Uber Freight, whose freight-matching platform is geared toward small carriers and independent owner-operators, released Thursday its first Facility Insights Report, a collection of high-level conclusions based on drivers’ ratings of shippers and receivers.
Of little surprise, the factor that weighed most heavily in drivers’ ratings of facilities was turn-around time at shippers or receivers, both in positive and negative reviews. In positive reviews, quick loading and unloading times were cited 89% of the time. In negative reviews, loading and unloading times were cited in 40% of the reviews, followed by friendliness of staff (26% of reviews) and facility conditions and amenities (18 %).
Like Uber’s ride-sharing service, Uber Freight allows drivers to rate those with whom they do business via a five-star rating program. Uber’s shipper customers have access to the ratings, as do drivers, who can use the ratings to determine whether they want to take a load from that shipper.
Uber says it has collected over 250,000 ratings from truckers since it launched its Uber Freight platform in 2017.
In its first Facility Insights Report, which Uber says it plans to publish regularly, it aggregated 145,000 reviews from January-April of this year.
The average rating for a load pickup facility was 4.32, and the average drop-off facility rating was 4.23. Pickup facilities scored higher during late night and early mornings, and drop-off facilities scored higher marks during the daytime — and vice versa.
Also of no surprise, drivers tend to book loads more quickly with shippers and receivers with higher star ratings. Per the report: “On average, for a 4-star facility, 18 Uber Freight app users view one load before it gets booked. But for a 5-star facility, only 9 app users view the same load before booked.”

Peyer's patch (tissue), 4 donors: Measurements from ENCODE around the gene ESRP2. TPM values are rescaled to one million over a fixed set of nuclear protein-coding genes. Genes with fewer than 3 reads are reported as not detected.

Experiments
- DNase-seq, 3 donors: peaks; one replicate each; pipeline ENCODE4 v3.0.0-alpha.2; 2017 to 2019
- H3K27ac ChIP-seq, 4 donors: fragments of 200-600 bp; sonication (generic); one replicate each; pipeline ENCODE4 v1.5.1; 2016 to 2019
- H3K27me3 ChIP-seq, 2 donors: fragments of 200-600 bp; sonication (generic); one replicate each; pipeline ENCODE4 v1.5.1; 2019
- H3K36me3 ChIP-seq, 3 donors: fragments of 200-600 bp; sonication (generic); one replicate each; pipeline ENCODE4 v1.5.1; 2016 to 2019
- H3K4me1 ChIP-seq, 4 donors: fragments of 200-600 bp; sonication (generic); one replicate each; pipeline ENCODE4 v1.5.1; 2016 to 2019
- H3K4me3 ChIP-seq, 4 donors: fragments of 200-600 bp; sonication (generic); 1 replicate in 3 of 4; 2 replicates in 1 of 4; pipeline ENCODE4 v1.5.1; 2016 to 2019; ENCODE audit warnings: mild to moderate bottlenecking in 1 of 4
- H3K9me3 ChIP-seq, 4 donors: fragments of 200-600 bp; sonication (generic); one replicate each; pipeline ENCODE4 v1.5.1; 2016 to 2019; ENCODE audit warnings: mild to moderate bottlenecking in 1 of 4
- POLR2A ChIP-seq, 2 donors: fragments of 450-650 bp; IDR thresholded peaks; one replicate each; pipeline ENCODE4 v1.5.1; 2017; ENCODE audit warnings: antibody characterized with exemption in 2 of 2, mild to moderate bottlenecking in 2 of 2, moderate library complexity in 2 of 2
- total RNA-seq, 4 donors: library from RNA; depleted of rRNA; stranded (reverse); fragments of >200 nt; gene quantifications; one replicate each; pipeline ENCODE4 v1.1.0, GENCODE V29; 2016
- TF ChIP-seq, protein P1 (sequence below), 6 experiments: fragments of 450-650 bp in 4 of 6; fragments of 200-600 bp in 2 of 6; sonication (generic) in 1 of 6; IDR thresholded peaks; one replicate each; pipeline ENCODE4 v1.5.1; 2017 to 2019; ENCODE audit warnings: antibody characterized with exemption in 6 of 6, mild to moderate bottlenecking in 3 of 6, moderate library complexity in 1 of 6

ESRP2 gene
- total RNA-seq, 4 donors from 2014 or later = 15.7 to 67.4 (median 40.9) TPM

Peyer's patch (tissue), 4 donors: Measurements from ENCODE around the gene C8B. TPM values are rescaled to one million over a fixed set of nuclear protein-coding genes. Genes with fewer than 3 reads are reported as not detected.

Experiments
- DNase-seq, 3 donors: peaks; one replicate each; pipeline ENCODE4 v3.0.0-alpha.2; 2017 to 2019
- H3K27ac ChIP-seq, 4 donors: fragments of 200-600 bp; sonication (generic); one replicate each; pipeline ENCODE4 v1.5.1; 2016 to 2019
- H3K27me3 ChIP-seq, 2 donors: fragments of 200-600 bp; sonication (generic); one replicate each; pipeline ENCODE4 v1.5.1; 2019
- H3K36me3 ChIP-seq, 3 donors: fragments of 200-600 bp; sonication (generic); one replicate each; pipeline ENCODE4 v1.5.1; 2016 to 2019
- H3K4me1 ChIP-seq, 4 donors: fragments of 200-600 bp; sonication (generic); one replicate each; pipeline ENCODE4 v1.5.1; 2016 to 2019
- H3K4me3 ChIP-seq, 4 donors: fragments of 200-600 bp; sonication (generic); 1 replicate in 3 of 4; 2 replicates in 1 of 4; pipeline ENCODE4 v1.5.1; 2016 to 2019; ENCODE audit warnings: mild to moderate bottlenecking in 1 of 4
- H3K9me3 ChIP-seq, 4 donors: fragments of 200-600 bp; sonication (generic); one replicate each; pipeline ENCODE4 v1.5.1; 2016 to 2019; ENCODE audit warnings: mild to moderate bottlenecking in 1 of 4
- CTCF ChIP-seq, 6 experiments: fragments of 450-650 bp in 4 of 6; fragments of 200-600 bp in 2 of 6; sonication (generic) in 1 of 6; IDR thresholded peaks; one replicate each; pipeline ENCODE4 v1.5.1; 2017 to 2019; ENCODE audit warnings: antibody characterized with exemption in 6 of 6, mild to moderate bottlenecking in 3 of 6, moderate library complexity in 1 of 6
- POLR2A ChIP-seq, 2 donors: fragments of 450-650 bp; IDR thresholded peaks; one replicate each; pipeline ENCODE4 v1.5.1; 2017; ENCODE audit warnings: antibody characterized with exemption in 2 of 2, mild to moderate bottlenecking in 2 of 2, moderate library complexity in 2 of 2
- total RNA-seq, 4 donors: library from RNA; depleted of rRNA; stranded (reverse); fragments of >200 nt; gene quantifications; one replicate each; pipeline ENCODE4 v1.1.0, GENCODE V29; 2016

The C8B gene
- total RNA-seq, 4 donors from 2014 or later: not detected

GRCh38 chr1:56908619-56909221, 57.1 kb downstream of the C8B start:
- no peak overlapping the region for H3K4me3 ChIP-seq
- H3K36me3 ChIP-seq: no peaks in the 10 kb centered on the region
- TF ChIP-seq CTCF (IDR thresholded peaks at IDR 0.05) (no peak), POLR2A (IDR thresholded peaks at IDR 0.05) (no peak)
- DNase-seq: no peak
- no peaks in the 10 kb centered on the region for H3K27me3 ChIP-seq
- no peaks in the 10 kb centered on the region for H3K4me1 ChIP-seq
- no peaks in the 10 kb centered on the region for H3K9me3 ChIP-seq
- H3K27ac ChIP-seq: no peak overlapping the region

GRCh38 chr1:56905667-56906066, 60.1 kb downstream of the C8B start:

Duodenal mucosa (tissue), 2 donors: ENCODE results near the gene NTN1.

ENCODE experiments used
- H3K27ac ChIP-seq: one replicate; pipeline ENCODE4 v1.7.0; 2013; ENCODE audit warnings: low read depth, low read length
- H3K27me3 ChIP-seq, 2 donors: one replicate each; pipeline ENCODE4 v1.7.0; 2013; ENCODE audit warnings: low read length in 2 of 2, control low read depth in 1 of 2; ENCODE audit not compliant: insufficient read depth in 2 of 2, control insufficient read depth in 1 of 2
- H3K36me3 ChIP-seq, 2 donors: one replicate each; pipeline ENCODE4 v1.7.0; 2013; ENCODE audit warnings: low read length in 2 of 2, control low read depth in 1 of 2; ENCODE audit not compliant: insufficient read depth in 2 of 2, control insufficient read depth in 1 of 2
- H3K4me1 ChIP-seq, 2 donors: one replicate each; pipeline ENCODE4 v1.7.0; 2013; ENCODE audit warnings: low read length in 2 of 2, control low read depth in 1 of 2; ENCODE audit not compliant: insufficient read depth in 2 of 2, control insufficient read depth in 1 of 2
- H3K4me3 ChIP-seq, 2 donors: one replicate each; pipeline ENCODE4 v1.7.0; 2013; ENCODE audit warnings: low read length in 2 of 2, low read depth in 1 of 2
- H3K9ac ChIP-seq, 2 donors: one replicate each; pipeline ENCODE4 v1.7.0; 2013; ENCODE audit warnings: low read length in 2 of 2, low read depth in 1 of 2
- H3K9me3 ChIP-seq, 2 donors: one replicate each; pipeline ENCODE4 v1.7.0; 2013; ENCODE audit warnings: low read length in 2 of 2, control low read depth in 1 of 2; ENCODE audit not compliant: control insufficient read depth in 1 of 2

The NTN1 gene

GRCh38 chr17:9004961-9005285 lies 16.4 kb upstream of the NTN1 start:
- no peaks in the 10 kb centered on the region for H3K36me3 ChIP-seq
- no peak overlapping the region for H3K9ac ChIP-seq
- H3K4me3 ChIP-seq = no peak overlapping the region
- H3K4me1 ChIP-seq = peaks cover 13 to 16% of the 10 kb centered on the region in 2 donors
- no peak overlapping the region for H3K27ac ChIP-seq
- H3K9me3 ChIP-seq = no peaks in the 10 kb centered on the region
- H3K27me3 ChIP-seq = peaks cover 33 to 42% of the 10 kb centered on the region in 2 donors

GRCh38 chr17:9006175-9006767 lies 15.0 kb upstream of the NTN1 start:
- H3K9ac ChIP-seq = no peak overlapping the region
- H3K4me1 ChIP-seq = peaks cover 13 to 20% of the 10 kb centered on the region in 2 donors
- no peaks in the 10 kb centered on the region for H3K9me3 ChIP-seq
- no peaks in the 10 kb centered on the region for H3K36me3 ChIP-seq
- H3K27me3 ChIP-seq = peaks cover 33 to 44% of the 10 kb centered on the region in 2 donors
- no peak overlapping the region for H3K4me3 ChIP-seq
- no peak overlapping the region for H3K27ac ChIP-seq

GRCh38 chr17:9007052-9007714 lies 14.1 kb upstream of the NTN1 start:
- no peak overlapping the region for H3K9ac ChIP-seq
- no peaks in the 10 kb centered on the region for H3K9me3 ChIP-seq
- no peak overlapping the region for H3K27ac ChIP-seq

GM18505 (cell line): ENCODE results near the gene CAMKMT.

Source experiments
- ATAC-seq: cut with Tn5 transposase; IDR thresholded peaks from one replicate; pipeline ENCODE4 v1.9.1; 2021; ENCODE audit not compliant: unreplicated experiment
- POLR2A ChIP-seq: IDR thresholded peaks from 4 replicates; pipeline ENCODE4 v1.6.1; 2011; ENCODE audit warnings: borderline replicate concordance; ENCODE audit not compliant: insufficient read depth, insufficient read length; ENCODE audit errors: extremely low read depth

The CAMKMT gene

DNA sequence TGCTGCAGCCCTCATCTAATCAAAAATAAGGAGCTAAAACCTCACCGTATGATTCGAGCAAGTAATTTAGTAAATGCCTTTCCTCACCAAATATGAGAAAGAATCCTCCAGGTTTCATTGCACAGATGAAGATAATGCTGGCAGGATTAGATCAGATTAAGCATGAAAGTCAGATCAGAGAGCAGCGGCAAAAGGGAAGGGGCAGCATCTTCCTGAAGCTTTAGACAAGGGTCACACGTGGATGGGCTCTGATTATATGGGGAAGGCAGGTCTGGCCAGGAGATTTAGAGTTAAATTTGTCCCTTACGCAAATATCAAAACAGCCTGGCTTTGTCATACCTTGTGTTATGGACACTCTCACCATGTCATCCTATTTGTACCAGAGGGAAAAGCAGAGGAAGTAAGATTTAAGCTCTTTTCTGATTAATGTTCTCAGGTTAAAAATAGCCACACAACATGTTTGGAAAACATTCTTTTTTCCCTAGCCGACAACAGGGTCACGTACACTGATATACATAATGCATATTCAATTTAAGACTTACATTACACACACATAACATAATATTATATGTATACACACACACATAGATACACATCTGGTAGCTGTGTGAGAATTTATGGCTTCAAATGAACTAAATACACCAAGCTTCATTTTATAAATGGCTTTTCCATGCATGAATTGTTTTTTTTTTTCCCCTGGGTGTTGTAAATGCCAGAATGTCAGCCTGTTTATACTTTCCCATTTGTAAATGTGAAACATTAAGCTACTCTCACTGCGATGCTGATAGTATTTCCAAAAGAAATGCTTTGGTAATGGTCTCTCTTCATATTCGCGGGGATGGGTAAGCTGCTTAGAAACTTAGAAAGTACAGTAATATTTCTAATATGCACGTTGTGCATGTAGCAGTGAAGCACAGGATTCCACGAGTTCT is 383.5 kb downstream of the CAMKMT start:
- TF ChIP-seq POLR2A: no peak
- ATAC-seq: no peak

Regionally, facilities in the Southwestern and Western U.S. scored the highest — 4.32 and 4.31 on average, respectively. Facilities in the Northeast received the lowest marks on average — 4.19. Midwest and Southeast facilities scored 4.29 and 4.24 respectively.
On a state-by-state basis, New Mexico’s facilities received the highest average at 4.71, followed by Maine’s 4.48, Washington’s 4.46 and Minnesota’s 4.46. On the flipside, Connecticut fared the worst, with its facilities ranking on average 4.02, followed by Maryland’s 4.06, Virginia’s 4.06 and New Jersey’s 4.12.
Broken down by load type, soft beverage shippers were rated the highest, with an average of 4.37, followed by hard beverages at 4.30. Food shippers were rated the worst, 4.17 on average.
“Ultimately, drivers care most about efficiency and respect for their service on the road,” Uber’s report states. “The best way for shippers to deliver a great experience and encourage drivers to return…is straightforward — improving the speed within their facilities.”